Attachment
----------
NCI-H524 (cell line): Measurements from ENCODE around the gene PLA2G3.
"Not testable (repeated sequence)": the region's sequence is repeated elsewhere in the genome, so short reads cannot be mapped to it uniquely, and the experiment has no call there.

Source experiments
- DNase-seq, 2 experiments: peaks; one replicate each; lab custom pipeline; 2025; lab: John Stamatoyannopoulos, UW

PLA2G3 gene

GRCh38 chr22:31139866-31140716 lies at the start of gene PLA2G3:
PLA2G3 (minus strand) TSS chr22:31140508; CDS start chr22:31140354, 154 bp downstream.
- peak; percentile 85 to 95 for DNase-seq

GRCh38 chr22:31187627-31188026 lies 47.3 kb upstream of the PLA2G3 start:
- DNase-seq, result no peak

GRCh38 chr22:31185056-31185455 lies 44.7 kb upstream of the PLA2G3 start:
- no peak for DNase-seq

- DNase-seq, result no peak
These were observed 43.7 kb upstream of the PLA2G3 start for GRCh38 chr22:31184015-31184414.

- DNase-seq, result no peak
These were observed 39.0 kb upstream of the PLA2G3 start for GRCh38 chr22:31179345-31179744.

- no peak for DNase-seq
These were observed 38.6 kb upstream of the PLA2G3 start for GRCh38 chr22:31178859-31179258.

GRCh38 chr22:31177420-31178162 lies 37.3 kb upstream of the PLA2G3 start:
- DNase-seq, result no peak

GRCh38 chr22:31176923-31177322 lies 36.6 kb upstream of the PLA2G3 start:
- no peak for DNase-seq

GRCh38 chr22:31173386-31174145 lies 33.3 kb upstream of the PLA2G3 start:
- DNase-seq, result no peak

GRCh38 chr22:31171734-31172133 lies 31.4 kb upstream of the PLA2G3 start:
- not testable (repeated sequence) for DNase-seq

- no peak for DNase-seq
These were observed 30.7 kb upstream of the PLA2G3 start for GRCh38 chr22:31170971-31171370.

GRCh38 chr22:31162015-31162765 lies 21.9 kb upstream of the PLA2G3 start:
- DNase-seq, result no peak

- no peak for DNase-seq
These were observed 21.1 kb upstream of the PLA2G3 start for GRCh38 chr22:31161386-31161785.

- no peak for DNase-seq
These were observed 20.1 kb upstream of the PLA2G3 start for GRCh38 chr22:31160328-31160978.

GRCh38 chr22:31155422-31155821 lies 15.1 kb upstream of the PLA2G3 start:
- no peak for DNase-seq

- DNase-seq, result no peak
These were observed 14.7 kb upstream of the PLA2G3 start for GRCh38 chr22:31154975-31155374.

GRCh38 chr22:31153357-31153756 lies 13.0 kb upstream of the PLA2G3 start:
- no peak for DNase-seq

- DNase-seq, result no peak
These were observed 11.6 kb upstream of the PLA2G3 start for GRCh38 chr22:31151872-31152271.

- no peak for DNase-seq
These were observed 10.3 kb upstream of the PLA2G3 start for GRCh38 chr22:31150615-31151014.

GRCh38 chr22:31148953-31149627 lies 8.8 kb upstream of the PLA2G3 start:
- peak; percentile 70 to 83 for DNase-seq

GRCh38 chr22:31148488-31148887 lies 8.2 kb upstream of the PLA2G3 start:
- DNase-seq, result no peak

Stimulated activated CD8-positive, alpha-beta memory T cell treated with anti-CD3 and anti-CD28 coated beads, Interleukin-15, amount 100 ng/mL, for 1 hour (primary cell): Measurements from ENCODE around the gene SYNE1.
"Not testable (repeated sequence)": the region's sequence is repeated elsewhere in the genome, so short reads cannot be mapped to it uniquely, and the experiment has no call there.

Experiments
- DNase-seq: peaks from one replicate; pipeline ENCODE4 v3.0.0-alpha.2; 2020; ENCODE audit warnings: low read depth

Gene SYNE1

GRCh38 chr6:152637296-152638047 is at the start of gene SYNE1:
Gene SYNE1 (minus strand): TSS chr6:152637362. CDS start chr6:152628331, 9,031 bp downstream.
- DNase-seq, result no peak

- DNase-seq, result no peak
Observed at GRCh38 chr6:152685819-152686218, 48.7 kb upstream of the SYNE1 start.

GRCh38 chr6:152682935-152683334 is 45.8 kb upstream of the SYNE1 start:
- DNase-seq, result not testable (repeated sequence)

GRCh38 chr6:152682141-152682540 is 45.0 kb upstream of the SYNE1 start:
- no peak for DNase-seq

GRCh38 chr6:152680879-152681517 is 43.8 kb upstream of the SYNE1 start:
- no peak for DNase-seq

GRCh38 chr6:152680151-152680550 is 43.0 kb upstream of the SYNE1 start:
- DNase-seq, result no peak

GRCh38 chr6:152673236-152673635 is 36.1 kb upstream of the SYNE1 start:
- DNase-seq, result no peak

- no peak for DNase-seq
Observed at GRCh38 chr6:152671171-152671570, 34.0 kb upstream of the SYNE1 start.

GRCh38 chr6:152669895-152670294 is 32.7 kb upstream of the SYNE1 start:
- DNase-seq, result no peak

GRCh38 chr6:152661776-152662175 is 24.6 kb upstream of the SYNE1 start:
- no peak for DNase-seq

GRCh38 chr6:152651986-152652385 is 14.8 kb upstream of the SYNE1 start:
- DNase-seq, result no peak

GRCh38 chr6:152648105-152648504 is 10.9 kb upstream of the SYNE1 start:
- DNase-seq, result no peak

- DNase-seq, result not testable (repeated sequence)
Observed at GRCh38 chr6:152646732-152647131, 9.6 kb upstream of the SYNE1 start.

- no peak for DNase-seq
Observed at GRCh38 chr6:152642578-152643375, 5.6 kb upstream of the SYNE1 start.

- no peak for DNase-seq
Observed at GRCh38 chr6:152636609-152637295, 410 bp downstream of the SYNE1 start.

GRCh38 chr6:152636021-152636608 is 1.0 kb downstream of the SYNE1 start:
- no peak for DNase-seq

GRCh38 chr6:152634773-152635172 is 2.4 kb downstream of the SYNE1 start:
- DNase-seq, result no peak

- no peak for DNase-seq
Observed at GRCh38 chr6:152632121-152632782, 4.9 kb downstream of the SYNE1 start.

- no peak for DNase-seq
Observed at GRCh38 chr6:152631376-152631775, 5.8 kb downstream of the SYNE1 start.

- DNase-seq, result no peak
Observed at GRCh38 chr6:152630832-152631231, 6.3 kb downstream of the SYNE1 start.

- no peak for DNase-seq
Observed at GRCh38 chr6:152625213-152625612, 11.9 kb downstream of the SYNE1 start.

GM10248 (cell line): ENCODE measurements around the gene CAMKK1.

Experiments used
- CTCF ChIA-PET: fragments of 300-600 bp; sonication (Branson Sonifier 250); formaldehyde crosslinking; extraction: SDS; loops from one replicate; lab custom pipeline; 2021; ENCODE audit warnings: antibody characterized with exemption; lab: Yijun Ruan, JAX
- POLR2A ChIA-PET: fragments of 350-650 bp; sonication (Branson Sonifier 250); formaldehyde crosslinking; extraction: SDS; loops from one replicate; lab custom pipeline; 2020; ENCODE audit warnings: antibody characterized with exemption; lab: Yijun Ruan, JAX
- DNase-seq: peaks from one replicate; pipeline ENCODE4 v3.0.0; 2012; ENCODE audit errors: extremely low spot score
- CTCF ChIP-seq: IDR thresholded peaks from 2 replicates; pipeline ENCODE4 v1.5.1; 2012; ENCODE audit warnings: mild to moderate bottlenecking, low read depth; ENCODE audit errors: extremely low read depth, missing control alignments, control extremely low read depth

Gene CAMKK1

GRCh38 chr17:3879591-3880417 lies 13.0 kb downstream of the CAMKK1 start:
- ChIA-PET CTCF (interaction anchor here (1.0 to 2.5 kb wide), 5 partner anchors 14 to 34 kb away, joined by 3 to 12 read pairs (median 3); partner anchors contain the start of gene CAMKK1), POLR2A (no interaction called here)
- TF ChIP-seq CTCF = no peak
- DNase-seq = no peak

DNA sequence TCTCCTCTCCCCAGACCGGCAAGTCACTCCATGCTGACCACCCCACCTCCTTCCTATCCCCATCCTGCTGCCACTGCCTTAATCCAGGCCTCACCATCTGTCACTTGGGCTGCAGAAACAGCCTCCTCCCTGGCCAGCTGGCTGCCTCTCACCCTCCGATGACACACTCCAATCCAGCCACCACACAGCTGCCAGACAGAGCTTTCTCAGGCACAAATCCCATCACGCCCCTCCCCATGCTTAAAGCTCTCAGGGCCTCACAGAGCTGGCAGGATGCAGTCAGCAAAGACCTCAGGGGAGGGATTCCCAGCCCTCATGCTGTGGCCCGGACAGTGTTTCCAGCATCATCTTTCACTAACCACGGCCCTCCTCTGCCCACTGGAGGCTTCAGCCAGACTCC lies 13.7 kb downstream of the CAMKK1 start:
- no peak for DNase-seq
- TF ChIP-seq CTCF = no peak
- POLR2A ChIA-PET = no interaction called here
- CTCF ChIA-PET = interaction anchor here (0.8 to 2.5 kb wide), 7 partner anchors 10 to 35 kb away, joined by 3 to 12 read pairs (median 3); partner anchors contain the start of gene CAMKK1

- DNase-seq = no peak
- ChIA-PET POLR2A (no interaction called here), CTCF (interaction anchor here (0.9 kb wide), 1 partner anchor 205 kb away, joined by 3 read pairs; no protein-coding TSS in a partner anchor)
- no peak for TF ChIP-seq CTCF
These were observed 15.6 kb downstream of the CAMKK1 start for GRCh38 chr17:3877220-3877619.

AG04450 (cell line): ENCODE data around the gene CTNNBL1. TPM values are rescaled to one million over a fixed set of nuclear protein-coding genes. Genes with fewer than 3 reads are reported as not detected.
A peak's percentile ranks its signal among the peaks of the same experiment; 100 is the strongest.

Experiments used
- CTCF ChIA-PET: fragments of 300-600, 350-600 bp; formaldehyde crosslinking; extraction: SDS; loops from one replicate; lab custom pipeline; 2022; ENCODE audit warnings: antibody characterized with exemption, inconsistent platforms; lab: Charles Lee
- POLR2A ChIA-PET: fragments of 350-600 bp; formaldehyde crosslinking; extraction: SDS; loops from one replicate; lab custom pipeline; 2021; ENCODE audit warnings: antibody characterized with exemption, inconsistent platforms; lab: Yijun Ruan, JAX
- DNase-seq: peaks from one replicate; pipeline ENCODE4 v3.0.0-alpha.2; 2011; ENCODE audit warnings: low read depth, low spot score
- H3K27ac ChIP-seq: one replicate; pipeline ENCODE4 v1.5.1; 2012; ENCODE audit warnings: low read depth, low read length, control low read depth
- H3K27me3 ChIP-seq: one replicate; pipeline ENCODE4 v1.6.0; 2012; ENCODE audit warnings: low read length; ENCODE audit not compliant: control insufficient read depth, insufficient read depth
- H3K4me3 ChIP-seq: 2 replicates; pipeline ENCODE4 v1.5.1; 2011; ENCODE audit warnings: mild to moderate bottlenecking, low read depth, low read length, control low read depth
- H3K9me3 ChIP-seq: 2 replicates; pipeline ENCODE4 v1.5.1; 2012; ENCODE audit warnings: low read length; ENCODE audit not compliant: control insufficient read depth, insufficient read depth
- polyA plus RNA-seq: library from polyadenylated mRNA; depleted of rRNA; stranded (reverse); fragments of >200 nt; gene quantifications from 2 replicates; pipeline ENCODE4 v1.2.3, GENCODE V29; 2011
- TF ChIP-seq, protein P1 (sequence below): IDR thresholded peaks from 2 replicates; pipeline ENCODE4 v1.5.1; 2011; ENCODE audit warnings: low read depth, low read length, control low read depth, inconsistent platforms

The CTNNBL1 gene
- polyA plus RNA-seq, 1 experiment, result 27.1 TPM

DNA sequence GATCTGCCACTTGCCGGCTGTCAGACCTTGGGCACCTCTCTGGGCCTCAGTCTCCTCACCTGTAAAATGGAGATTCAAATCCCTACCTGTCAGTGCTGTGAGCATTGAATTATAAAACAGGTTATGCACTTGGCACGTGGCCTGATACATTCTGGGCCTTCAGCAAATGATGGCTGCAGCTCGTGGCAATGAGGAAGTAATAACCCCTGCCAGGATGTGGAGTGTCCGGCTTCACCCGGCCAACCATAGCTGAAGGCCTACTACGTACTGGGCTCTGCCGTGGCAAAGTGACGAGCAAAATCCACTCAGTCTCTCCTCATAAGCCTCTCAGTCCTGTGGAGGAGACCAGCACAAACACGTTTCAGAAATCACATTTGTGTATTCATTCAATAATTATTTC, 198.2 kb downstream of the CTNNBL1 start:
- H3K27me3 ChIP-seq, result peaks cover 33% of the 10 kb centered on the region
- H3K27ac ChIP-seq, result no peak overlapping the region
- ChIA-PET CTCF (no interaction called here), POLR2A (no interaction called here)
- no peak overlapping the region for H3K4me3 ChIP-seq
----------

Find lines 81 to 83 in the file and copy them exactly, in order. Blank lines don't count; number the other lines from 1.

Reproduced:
- no peak for DNase-seq
Observed at GRCh38 chr6:152642578-152643375, 5.6 kb upstream of the SYNE1 start.

- no peak for DNase-seq